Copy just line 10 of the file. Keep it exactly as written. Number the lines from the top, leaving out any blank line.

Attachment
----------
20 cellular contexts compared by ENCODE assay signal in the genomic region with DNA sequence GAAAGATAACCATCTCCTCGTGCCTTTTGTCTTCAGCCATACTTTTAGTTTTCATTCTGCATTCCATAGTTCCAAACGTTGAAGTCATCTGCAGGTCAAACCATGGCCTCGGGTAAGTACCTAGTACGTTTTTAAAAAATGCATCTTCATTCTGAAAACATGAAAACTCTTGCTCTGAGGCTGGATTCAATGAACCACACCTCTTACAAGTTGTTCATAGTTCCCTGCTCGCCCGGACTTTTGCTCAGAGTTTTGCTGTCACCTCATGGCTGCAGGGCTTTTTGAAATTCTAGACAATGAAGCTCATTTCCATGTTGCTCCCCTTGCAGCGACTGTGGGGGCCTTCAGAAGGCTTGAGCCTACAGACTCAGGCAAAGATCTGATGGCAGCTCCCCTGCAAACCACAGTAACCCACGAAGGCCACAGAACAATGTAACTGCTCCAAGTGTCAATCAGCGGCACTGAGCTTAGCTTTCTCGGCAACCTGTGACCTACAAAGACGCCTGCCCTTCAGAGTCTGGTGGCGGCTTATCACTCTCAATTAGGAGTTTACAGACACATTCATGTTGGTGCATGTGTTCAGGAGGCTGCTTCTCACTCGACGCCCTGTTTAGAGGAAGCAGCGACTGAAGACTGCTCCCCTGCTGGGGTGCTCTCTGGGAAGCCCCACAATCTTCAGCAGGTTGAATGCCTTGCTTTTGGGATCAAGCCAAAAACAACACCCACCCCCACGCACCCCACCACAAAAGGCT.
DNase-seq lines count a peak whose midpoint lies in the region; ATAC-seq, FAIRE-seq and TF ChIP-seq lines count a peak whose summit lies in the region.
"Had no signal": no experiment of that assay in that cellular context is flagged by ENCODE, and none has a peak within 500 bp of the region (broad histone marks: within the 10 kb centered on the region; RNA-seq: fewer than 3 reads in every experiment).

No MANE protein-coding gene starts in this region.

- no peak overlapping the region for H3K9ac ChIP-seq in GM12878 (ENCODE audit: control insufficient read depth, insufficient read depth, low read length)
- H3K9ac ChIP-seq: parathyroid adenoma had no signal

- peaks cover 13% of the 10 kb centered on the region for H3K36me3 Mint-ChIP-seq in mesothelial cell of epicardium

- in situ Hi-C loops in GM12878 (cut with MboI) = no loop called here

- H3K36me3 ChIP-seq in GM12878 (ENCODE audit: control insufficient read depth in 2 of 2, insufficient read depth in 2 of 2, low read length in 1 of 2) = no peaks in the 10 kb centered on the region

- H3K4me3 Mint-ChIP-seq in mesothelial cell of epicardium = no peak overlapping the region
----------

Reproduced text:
- H3K4me3 Mint-ChIP-seq in mesothelial cell of epicardium = no peak overlapping the region